Climate Risk Finance: 2021 Policy Trajectories So Far

Central banks around the world have spent every day this week making major announcements regarding their efforts to address financial risks related to climate change. They have also provided perspective on what monetary policy and financial supervision can do....and what it cannot do....to create incentives that support if not accelerate the transition away from carbon-based energy.

Did you notice? Probably not.


Climate change media coverage mostly was dominated by the latest climate change summit and the new Biden/Harris Administration efforts to halt energy extraction from federal property in the United States. Climate advocates in the United States additional want to change regulatory standards created by the Trump Administration that require investment advisors for retirement/pension funds to only take into consideration financial/economic risks.


Consider this week's developments so far, captured by the PolicyScope Platform as they occurred:

  • Central Bank Reserves Management: The Bank for International Settlements has expanded its Green Investment Fund to include instruments denominated in EUR in addition to USD. The mobilization of central bank reserves in this space will create additional demand and liquidity for qualifying green bonds rated at least A- that meet existing high quality standards for sustainability disclosures.

  • Green Bond Issuance:

  • Hong Kong SAR, China has issued and placed privately $2.5bn in official sector green bonds, listed both in London and Hong Kong stock exchanges. The bonds were denominated in USD across the term structure (5 years, 10 years, 30 years) for the purpose of building a term structure for this asset class. Hong Kong reports a diversified buy side consisting of Asian (65%), European (20%) and US (15%) investors, with European and US investors preferring longer dated tenors. Institutional purchases were similarly diversified across banks (34%) and central banks, sovereign wealth funds and supranationals (20%) with the balance (46%) going to fund managers, private banks and insurance companies.

  • The European Banking Authority released detailed bank survey data showing the distribution of current and expected bank green lending and green bond issuance activities in Europe.

  • The European Commission and the European Parliament continue to expand European issuance of green bond assets.

  • Bank of England vs. Members of Parliament: Policymakers in London are squabbling about whether (or not) the central bank's corporate bond purchase program launched in response to the pandemic might be consistent with the Paris Accords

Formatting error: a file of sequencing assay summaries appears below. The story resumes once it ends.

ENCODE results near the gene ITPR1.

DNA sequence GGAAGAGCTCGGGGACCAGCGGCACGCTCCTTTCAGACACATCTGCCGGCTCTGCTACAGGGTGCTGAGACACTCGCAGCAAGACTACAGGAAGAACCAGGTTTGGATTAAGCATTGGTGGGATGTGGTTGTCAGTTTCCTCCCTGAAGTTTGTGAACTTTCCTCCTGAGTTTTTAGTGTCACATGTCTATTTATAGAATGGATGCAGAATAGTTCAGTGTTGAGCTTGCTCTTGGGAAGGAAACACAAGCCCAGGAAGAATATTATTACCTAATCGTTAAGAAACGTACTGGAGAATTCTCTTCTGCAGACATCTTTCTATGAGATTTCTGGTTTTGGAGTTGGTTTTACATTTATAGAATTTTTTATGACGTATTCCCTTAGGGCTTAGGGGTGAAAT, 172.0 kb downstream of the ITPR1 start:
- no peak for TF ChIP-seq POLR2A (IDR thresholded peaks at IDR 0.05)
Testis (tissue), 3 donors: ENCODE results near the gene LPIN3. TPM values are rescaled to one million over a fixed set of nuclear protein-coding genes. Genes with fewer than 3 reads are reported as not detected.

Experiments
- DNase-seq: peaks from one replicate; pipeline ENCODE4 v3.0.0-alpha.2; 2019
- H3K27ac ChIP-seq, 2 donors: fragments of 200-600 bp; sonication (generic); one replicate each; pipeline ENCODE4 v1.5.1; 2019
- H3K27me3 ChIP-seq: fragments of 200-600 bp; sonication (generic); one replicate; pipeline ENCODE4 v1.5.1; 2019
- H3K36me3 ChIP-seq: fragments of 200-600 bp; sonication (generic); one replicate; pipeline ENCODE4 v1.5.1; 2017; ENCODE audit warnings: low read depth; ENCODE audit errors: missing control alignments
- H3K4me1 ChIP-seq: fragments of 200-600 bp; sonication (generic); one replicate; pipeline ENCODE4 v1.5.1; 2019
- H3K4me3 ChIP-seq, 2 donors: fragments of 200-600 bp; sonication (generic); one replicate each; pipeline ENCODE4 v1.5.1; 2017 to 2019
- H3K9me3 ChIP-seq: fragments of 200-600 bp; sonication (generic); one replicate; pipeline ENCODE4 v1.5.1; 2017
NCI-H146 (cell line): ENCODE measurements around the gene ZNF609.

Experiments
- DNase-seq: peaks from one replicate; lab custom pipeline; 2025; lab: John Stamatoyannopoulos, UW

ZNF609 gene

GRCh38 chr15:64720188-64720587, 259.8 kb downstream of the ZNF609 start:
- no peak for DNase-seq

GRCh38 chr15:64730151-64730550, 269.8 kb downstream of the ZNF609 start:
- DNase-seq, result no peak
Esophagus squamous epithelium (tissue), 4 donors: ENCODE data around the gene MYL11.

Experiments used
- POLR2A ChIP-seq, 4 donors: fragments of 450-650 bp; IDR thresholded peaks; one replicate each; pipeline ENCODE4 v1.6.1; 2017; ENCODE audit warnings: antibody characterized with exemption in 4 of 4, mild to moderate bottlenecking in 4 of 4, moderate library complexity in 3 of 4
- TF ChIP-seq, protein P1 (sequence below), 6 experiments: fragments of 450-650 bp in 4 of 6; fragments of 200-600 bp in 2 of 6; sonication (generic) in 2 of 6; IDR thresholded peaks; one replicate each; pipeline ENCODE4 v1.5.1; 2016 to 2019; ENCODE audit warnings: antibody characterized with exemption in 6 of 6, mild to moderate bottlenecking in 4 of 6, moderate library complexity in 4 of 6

• Corporate Disclosures/Financial Supervision:

  • The ECB is pressing for more detailed data than currently provided under the prevailing international standard articulated by the Task Force on Climate Disclosures a few years ago. In addition, the ECB is publicly pressing for "forward-looking measures that assess the extent to which both financial and non-financial firms are aligned with climate goals and net zero commitments (by sovereigns)."

  • The Autorite des Marches Financiers (AMF -- the French securities regulator) identified implementation of various climate-related EU regulations as a top priority for work during 2021, with an emphasis on disclosure requirements for ESG indices and defining benchmarks regarding both the EU Climate Transition Benchmark and the EU Paris-Aligned Benchmark standards.

  • Additional standardization is expected in Europe during 2021 as the European Commission, European Council, and European Parliament complete negotiations on a standardized taxonomy for climate-related disclosures.

  • Most expect to see the Securities and Exchange Commission in the United States propose climate-related disclosures for securities issuers after Gary Gensler has been confirmed as the new Chairman of the SEC.

  • Credit Ratings: The ECB is pressing for climate risks to be included in credit ratings. Implementing this recommendation will be no easy feat given that physical climate transition risks will take years to impact credit profiles. Not all supervisors and central banks agree that credit ratings should reflect exposure to carbon-based energy, preferring instead more direct mechanisms to increase carbon prices through emissions trading systems and formal taxes.

  • ECB Collateral Policy: The ECB now accepts as collateral bonds with coupons linked to sustainability performance targets.

  • ESG Investment Mandates for Central Banks:

  • The Monetary Authority of Singapore announced its continued intention to "mainstream sustainable financing" without providing specifics.